bCardio Homocysteine Support
For the maintenance of healthy homocysteine levels
Excess homocysteine in the circulation can damage the lining of arterial walls, making them narrow and inelastic. Research suggests that a raised homocysteine level is an independent risk factor for hardening of the arteries, coronary heart disease, stroke, peripheral vascular disease and other conditions associated with abnormal blood clotting. Elevated homocysteine is also linked with a number of other serious medical conditions including depression, osteoporosis, Alzheimer’s disease, multiple sclerosis, rheumatoid arthritis, spontaneous abortion, placental abruption, neural tube defects (spina bifida, cleft palate, etc), renal failure, and type II diabetes.
What is homocysteine?
Homocysteine is produced by the demethylation of dietary methionine which comes from protein-containing foods. It is recycled back into methionine through a pathway that involves vitamin B12 in the form of methylcobalamin (which remethylates it) and folate. Homocysteine is simply an intermediate in a very important biochemical pathway. Plasma homocysteine can also travel another route which involves the passing of sulfur groups (transsulfuration). This is vitamin B6-dependent and results in the production of cysteine which can convert into glutathione, the most important antioxidant in the body.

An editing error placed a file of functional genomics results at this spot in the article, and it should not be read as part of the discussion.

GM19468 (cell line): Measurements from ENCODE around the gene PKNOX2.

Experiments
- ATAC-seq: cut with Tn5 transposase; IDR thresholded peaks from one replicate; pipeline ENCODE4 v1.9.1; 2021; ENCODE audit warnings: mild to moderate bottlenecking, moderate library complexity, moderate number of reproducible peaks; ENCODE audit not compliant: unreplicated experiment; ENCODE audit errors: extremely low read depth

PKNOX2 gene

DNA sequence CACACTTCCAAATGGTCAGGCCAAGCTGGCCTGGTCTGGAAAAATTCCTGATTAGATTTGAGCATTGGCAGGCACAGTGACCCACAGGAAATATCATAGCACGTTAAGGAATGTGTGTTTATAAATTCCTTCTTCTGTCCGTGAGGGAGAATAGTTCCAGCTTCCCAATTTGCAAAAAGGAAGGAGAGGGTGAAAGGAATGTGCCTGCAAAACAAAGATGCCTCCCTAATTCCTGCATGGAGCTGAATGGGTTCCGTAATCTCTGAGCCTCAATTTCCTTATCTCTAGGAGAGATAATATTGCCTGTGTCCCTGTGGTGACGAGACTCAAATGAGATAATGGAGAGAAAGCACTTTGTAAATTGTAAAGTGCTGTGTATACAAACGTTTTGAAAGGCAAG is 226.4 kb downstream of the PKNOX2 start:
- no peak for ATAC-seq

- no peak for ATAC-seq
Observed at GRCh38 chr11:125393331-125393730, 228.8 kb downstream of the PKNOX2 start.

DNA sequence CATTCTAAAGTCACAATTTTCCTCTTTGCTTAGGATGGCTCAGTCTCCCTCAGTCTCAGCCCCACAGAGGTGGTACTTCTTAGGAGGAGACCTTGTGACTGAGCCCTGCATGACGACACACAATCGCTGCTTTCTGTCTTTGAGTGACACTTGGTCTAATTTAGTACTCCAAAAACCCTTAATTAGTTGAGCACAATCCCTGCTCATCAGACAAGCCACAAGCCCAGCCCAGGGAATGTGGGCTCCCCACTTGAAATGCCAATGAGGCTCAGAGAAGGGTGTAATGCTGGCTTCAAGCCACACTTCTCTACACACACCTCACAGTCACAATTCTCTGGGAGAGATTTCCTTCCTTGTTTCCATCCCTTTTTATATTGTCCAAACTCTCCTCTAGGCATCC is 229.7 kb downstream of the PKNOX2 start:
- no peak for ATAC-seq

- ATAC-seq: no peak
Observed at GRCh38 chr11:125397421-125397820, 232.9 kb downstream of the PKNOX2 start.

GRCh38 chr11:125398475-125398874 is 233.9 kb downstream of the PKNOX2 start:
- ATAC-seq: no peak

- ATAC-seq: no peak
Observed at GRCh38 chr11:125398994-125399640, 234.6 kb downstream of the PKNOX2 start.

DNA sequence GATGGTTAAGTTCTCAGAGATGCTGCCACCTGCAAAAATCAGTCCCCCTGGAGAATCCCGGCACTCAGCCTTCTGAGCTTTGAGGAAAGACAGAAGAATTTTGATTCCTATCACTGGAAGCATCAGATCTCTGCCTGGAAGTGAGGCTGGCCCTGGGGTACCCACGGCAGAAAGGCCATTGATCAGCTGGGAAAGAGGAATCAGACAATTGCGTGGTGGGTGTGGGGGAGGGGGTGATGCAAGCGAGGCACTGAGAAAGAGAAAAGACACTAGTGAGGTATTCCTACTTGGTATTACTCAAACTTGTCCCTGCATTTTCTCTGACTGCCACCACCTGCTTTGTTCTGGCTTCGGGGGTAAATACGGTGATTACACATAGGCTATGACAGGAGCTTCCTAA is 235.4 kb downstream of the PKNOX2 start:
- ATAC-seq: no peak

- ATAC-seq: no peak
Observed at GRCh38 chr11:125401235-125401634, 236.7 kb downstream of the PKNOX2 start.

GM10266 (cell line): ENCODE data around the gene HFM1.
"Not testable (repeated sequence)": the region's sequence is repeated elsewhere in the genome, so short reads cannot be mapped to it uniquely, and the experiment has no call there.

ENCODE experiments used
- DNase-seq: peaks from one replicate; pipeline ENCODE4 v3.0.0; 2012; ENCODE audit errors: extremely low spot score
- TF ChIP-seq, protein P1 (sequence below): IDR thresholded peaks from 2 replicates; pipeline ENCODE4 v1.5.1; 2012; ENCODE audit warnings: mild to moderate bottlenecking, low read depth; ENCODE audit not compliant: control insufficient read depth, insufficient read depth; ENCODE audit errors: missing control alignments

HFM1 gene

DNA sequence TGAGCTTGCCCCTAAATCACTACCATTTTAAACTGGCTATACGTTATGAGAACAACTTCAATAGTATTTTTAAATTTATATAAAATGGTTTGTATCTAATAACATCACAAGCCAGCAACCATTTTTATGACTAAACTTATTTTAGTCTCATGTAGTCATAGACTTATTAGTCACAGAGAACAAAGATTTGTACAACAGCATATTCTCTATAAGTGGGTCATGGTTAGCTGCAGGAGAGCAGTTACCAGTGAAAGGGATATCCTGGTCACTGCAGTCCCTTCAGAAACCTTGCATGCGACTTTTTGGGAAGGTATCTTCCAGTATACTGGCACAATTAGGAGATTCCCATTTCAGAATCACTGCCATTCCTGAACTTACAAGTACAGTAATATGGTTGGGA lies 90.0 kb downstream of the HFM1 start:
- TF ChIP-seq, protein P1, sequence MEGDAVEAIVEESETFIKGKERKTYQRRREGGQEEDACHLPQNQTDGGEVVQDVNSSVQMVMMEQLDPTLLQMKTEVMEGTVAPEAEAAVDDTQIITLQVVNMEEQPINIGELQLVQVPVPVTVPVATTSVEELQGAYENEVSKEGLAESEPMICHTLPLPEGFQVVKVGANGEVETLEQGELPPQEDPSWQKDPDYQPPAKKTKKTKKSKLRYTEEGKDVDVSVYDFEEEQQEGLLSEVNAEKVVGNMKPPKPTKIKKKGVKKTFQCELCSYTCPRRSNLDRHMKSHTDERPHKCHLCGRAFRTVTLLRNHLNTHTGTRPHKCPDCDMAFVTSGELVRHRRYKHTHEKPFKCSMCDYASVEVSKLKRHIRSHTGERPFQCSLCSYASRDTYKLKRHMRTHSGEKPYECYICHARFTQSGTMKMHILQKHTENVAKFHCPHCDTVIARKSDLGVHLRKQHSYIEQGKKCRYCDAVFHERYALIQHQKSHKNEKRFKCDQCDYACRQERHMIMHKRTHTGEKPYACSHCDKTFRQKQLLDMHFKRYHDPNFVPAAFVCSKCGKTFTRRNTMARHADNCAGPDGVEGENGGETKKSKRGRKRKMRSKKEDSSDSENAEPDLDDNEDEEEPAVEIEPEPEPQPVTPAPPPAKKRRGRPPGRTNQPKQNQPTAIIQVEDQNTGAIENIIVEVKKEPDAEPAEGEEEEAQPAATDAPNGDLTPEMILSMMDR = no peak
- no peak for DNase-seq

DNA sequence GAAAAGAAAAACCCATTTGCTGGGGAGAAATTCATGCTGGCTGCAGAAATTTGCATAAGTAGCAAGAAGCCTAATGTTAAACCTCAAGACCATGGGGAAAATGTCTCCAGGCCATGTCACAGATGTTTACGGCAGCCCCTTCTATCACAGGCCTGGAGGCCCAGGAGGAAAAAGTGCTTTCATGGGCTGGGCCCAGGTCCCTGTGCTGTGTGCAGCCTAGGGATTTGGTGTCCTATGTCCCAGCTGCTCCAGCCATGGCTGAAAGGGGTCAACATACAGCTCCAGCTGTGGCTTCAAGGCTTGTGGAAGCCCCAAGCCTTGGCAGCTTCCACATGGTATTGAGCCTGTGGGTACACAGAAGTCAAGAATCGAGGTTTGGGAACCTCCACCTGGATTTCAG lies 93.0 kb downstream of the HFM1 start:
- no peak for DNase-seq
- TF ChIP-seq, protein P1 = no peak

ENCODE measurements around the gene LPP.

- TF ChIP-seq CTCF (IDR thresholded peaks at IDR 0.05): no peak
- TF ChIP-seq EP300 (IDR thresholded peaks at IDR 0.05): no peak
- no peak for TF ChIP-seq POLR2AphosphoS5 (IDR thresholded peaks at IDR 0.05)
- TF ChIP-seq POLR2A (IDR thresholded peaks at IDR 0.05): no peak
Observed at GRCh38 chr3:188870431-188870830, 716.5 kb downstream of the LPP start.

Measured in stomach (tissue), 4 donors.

- heart health
What causes homocysteine to become elevated?
Any roadblock in this pathway can cause homocysteine to elevate. When we intricately study the biochemistry of the homocysteine pathway we can see that it involves a series of conversions that require enzymes. Several nutrients, especially B vitamins, are needed for these conversions to occur. Stress can deplete B vitamins, as can many medications.
The Comprehensive Metabolic Profile (CMP) test offered by Designs for Health can pinpoint B vitamin deficiencies. It is also important to test the body’s homocysteine levels. Performing both tests on women wishing to get pregnant could reduce the risk of neural tube defects and pregnancy complications. All patients with homocysteine levels above 7 are in need of intervention, with bVital cardio being an ideal recommendation. Patients with a family history of early heart attacks or depression are also prime candidates for such intervention.
What are ideal homocysteine levels for patients?
Initially, levels between 8 and 15 micromol/L were considered ideal. Research suggests maintaining even tighter control of homocysteine levels above 6.9 micromol/L may be harmful to long-term health. A rise in serum homocysteine of 5 micromol/L may increase cardiovascular risk by 20% to 30%. Homocysteine levels tend to rise with age; folate and B12 absorption decline in the elderly so they may require higher doses of these nutrients to lower their homocysteine levels effectively. Also, medications commonly taken by these individuals deplete folates, such as ibuprofen and other NSAIDs.
bVital cardio includes our proprietary NatureFolate™ blend of active isomer, naturally-occurring folates. Research shows that supplementing 2-7 mg of folates daily helps to reverse plaque and prevent stroke. Research also shows that doses above 1000 mcg of B12 get absorbed effectively even without intrinsic factor.
How and how often should homocysteine levels be tested?
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